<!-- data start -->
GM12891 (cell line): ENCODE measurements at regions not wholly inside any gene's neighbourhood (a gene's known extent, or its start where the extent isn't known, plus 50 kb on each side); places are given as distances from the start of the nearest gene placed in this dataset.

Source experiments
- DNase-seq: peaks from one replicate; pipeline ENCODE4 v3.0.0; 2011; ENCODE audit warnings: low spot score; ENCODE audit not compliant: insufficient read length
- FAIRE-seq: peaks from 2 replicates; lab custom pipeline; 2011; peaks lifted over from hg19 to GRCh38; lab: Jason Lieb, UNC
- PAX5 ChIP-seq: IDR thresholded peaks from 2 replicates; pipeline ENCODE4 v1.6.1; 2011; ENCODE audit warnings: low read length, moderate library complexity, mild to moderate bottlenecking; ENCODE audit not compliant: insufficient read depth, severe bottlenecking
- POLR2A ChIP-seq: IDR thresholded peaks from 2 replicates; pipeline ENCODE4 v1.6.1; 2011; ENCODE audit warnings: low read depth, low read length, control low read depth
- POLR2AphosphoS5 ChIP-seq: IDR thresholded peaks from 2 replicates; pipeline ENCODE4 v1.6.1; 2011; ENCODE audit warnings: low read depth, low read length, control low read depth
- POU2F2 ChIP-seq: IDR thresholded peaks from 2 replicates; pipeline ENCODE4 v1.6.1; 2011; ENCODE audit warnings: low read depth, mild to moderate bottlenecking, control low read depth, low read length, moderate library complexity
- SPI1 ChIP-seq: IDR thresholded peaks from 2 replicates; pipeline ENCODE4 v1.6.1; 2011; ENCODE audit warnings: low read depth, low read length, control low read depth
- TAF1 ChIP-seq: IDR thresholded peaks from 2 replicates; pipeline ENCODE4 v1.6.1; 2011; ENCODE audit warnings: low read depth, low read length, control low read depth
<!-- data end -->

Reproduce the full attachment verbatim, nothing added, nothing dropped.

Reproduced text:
GM12891 (cell line): ENCODE measurements at regions not wholly inside any gene's neighbourhood (a gene's known extent, or its start where the extent isn't known, plus 50 kb on each side); places are given as distances from the start of the nearest gene placed in this dataset.

Source experiments
- DNase-seq: peaks from one replicate; pipeline ENCODE4 v3.0.0; 2011; ENCODE audit warnings: low spot score; ENCODE audit not compliant: insufficient read length
- FAIRE-seq: peaks from 2 replicates; lab custom pipeline; 2011; peaks lifted over from hg19 to GRCh38; lab: Jason Lieb, UNC
- PAX5 ChIP-seq: IDR thresholded peaks from 2 replicates; pipeline ENCODE4 v1.6.1; 2011; ENCODE audit warnings: low read length, moderate library complexity, mild to moderate bottlenecking; ENCODE audit not compliant: insufficient read depth, severe bottlenecking
- POLR2A ChIP-seq: IDR thresholded peaks from 2 replicates; pipeline ENCODE4 v1.6.1; 2011; ENCODE audit warnings: low read depth, low read length, control low read depth
- POLR2AphosphoS5 ChIP-seq: IDR thresholded peaks from 2 replicates; pipeline ENCODE4 v1.6.1; 2011; ENCODE audit warnings: low read depth, low read length, control low read depth
- POU2F2 ChIP-seq: IDR thresholded peaks from 2 replicates; pipeline ENCODE4 v1.6.1; 2011; ENCODE audit warnings: low read depth, mild to moderate bottlenecking, control low read depth, low read length, moderate library complexity
- SPI1 ChIP-seq: IDR thresholded peaks from 2 replicates; pipeline ENCODE4 v1.6.1; 2011; ENCODE audit warnings: low read depth, low read length, control low read depth
- TAF1 ChIP-seq: IDR thresholded peaks from 2 replicates; pipeline ENCODE4 v1.6.1; 2011; ENCODE audit warnings: low read depth, low read length, control low read depth